Feb 23, 2011

Let's Get the Outreach Started

The developer outreach mailing list now has 52 subscribers. And we're starting right now. Here's the plan in which you can join directly.

Reach out to developers you know or work with, asking what their security itches are. A two week first iteration, so "deadline" is March 10. Whatever you get back you can dump to john.wilander[@]owasp.org and I'll organize it. Please ask developers:

1. Years in software development:
2. Programming languages most used:
3. What are your software security itches in design & code (not working, too complex, can't find it etc):

(And please make sure we don't taint this by asking ninja security guys. ;)

Feb 22, 2011

Developer Outreach Initiative

Today I sent out an email to hopefully kick start OWASP's developer outreach. Recipients were an interesting mix of developers and appsec experts. If you want to join us just subscribe to the Developer Outreach mailing list.

Here's the content of the initial email:

The Problem
The web is developing at great speed and I love it. But when I read that the average website has nearly 13 serious vulnerabilities I get sad [1]. It's hindering us from doing more stuff on Internet. Douglas Crockford even suggested we scrap the current HTML5 spec and fix cross-site scripting first [2]. We have a problem.

Developer Outreach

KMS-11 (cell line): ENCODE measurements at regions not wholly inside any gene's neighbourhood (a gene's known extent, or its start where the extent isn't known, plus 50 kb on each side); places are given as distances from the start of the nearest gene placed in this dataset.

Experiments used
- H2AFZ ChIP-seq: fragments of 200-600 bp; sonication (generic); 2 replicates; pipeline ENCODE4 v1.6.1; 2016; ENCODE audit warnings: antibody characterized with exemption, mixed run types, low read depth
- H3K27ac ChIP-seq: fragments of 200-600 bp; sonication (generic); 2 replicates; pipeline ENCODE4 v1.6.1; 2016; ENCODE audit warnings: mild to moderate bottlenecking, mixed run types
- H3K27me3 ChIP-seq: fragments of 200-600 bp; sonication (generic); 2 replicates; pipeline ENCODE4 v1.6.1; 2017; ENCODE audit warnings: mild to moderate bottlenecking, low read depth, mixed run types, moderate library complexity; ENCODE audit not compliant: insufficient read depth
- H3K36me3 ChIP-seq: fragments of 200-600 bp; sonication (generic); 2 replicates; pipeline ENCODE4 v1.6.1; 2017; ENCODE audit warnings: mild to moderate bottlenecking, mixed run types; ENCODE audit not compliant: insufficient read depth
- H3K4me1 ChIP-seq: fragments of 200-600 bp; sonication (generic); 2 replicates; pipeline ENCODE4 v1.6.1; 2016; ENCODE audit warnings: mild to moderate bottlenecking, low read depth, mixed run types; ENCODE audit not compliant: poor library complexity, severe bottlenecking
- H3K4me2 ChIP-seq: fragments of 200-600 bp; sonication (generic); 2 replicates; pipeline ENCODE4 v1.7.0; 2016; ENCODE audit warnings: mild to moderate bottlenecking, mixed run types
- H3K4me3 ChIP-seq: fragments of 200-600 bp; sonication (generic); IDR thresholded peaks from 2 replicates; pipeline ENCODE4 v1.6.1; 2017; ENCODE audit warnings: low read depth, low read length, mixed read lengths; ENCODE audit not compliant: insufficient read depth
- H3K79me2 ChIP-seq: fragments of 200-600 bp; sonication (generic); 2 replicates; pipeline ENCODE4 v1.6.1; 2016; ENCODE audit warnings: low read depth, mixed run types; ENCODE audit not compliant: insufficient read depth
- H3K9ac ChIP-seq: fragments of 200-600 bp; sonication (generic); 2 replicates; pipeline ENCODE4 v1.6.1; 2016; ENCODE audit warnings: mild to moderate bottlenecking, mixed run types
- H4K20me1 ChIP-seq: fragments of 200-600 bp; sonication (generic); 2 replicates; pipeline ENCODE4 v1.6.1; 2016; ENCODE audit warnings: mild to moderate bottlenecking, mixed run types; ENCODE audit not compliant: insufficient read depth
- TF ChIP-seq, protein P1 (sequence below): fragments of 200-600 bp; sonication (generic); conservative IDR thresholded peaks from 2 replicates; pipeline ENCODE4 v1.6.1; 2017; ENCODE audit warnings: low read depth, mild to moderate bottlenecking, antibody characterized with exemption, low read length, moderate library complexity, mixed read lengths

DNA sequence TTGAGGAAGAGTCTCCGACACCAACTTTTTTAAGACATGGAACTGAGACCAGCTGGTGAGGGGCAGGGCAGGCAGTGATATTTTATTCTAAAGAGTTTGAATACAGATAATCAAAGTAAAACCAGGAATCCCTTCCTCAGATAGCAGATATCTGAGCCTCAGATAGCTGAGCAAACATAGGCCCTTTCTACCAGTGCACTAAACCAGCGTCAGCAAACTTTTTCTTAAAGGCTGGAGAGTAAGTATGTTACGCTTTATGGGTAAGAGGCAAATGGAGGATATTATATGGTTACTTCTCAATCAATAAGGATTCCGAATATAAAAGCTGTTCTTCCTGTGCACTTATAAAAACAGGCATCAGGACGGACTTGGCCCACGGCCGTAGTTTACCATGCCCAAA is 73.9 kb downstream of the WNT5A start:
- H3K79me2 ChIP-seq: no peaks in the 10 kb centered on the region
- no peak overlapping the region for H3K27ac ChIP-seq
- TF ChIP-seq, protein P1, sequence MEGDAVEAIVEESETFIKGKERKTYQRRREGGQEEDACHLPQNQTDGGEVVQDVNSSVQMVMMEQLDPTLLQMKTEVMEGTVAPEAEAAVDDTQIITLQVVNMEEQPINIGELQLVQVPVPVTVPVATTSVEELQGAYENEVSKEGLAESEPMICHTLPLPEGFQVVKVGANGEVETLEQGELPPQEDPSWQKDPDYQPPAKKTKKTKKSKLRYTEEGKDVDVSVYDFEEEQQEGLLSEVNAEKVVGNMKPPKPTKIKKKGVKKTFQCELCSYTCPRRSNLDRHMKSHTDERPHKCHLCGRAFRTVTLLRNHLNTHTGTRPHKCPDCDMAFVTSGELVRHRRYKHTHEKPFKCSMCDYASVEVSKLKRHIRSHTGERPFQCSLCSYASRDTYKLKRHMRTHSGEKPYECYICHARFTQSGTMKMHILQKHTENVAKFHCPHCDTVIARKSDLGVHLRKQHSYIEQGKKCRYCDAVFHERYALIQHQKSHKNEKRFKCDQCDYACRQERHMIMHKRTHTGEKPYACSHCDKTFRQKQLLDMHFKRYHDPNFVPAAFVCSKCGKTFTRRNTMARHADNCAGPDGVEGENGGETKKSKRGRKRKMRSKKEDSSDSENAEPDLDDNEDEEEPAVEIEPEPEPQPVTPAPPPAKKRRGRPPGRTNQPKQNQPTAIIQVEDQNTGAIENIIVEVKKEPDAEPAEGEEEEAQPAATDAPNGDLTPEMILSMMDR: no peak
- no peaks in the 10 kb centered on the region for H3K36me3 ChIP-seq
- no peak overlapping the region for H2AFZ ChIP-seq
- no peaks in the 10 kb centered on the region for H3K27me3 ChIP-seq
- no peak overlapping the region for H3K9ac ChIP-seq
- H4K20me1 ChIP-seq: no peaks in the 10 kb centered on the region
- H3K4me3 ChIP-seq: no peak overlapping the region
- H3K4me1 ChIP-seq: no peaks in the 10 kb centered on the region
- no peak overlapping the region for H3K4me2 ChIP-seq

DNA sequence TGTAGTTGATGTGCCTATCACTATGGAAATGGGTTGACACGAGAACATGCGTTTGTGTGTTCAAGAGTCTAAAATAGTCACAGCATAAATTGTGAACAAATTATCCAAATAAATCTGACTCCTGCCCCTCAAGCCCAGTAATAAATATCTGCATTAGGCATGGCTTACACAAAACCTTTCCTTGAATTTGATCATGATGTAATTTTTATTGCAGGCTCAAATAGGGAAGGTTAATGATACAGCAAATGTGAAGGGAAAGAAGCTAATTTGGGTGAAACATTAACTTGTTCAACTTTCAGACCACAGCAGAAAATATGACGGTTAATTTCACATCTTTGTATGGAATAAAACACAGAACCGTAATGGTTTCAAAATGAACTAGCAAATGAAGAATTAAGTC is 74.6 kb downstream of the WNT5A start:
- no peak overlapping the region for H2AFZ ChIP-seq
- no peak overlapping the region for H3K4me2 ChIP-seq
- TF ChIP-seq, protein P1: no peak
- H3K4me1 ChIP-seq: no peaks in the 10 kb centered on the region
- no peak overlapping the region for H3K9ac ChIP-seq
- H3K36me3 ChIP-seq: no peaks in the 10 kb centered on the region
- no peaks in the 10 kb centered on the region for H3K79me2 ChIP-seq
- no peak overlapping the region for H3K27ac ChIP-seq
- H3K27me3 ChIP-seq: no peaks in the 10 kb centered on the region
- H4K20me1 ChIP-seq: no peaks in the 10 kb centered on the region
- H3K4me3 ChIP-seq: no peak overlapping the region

I'd like to get rid of those 13 vulnerabilities per site and I'm convinced designers and developers of web frameworks and applications are the ones who can make it happen. We just have to get the right things into their toolboxes. This has been called "developer outreach" and currently it's a failure.

Proposed Solution – Security Itches
My first proposition is this: Instead of pushing coding guidelines and security tools onto developers I think we should start by asking them "What are your security itches?". Whatever we get back will be our starting point. Maybe we'll pick ten itches and publish good solutions.
   What if they have the *wrong* itches? Well, the goal of the outreach is 1) to find out what developers think, and 2) address their itches to build some well-needed credibility. Before we have credibility we cannot push coding guidelines. And if developers think SSL certs are their primary problem that *is* important.

Proposed Solution – Open Test Data
Security people tell developers to "do input validation". Input validation is no news to developers. The problem is defining the data model and testing the input validation. We can do something important here – building opentestdata.org. I own the domain and dream about the following beautiful community effort: